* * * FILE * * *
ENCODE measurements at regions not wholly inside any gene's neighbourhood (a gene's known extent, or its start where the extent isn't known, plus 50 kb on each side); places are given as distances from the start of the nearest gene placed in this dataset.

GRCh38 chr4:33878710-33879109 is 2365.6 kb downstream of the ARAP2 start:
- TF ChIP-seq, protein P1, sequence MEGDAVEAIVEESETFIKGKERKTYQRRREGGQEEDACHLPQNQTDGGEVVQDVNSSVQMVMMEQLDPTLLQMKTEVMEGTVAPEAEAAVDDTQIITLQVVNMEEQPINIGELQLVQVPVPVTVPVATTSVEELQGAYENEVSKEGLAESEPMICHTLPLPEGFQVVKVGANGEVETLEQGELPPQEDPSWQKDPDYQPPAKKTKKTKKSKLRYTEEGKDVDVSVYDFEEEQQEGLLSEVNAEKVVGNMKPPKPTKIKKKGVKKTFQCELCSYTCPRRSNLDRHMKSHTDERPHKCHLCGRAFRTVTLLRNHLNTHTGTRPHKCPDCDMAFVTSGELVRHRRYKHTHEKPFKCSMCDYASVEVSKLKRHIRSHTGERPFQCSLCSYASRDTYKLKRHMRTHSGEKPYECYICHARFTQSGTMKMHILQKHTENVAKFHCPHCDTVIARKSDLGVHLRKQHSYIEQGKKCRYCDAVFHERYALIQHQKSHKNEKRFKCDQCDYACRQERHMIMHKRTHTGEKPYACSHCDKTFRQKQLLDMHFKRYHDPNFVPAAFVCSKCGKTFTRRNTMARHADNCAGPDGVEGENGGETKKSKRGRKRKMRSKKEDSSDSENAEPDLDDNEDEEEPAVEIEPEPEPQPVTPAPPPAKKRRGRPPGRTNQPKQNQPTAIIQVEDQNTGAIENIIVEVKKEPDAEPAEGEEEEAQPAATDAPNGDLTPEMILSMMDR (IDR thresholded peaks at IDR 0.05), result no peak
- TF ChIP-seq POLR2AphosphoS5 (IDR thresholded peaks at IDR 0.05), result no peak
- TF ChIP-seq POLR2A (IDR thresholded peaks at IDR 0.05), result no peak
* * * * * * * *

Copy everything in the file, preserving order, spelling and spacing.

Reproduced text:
ENCODE measurements at regions not wholly inside any gene's neighbourhood (a gene's known extent, or its start where the extent isn't known, plus 50 kb on each side); places are given as distances from the start of the nearest gene placed in this dataset.

GRCh38 chr4:33878710-33879109 is 2365.6 kb downstream of the ARAP2 start:
- TF ChIP-seq, protein P1, sequence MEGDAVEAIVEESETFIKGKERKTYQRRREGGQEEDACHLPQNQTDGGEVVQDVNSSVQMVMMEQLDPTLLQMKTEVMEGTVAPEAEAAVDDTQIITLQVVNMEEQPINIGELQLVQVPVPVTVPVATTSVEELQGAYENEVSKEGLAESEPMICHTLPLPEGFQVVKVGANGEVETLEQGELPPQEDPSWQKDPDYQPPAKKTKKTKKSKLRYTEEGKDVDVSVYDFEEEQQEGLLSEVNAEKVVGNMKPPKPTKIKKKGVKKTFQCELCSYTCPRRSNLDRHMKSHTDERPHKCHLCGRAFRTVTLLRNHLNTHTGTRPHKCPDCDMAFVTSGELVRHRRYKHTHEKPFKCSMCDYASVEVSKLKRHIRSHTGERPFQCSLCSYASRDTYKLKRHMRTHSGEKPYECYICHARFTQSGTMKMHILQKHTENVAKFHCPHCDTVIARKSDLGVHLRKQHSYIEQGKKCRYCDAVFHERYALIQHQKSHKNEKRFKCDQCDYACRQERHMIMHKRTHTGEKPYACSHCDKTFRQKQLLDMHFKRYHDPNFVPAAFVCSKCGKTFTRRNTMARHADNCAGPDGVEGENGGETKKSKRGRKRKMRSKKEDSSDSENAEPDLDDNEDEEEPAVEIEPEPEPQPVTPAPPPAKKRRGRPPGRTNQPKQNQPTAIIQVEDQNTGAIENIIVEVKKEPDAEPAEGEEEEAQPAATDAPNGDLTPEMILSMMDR (IDR thresholded peaks at IDR 0.05), result no peak
- TF ChIP-seq POLR2AphosphoS5 (IDR thresholded peaks at IDR 0.05), result no peak
- TF ChIP-seq POLR2A (IDR thresholded peaks at IDR 0.05), result no peak